Having been convicted of two counts of child molestation, one count each of simple sodomy and attempted sodomy, and one count of cruelty to children involving his stepson, Jackson appeals.
1. Defendant contends the admission of statements made by the stepson to a protective services worker was error because the statements were hearsay.
No hearsay objection was raised by defendant by this colloquy and her testimony complied with the request made. Therefore, nothing is presented for our review in this instance.
Defendant later made a motion for mistrial on the sole basis that the stepson was not under the age of 14 at the time the statements were made, as required by OCGA 24-3-16
. The State agreed that section was not applicable but relied on Cuzzort v. State, 254 Ga. 745 (334 SE2d 661) (1985)
. The stepson, age 17 at time of trial, testified and the objected to statements were admissible under the Cuzzort rationale. Miller v. State, 260 Ga. 191
, 193 (4) (391 SE2d 642
) (1990); Postell v. State, 200 Ga. App. 208 (1) (407 SE2d 412) (1991)
2. The second enumeration alleges error in the trial court's failure to hold a hearing pursuant to USCR 31.3 (B) with regard to uncharged instances of defendant's improper conduct with his stepson which the State had properly noticed under USCR 31.1.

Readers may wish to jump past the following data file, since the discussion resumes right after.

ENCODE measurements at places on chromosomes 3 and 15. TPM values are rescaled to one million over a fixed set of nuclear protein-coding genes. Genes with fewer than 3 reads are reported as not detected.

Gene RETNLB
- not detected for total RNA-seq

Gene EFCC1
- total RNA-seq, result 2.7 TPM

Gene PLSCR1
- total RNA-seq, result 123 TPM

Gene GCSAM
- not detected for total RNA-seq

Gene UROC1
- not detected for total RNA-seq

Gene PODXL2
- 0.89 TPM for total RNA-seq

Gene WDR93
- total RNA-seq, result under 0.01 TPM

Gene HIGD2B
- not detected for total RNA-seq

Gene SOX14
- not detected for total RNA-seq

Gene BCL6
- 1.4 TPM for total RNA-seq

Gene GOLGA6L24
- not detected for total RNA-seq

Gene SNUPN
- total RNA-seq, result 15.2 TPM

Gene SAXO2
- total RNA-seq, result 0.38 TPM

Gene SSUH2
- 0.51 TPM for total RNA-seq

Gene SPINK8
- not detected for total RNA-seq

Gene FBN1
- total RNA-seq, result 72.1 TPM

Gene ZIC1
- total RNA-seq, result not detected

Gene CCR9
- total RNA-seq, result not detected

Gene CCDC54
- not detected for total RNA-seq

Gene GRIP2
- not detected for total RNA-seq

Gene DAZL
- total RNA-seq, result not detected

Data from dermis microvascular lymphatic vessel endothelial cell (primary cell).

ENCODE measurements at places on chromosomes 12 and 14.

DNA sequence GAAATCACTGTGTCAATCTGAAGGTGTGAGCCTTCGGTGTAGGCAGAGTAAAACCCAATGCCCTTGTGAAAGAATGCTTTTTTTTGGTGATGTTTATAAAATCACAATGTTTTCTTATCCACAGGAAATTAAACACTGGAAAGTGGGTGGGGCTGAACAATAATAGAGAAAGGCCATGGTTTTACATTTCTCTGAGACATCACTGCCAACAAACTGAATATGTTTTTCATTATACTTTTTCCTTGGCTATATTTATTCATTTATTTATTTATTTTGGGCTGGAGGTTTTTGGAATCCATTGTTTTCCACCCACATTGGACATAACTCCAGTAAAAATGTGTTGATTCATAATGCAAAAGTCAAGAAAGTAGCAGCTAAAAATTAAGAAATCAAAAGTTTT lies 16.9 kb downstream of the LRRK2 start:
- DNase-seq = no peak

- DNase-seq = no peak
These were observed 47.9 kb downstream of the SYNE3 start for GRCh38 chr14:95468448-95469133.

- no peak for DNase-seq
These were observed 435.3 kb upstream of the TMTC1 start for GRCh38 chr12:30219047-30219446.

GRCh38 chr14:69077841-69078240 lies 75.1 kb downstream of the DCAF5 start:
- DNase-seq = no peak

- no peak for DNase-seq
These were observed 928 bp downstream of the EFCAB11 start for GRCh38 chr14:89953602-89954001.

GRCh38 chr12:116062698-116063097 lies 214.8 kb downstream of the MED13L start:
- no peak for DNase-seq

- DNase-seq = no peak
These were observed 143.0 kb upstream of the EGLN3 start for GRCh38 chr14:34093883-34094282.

The first objection voiced during trial regarding other acts was that the initial uncharged event referred to by the stepson occurred in a different county from the charged offenses. That objection is not made here and will not be further addressed. Doughty v. State, 175 Ga. App. 317
, 321 (5) (333 SE2d 402
Defendant then went on to request a hearing during trial in January 1991, prior to the issuance of Williams v. State, 261 Ga. 640 (409 SE2d 649) (1991)
in November. Defendant's objection is not that the incidents were not similar or otherwise admissible, see Hunter v. State, 202 Ga. App. 195 (413 SE2d 526) (1991)
, but goes only to the procedural issue. This argument fails because the defendant testified here and produced character witnesses, thereby putting his character in issue and triggering USCR 31.3 (D) which states that in such circumstances, "evidence of similar transactions or occurrences, as shall be admissible according to the rules of evidence, shall be admissible, the above provisions notwithstanding." (Emphasis supplied.)
Finally, defendant argues the evidence was insufficient because defendant was hospitalized during May 1990, providing an alibi for this time period. On the only count which was specifically time limited to May 1990, the jury returned a not guilty verdict. There was sufficient evidence of acts outside this period to support all the other counts.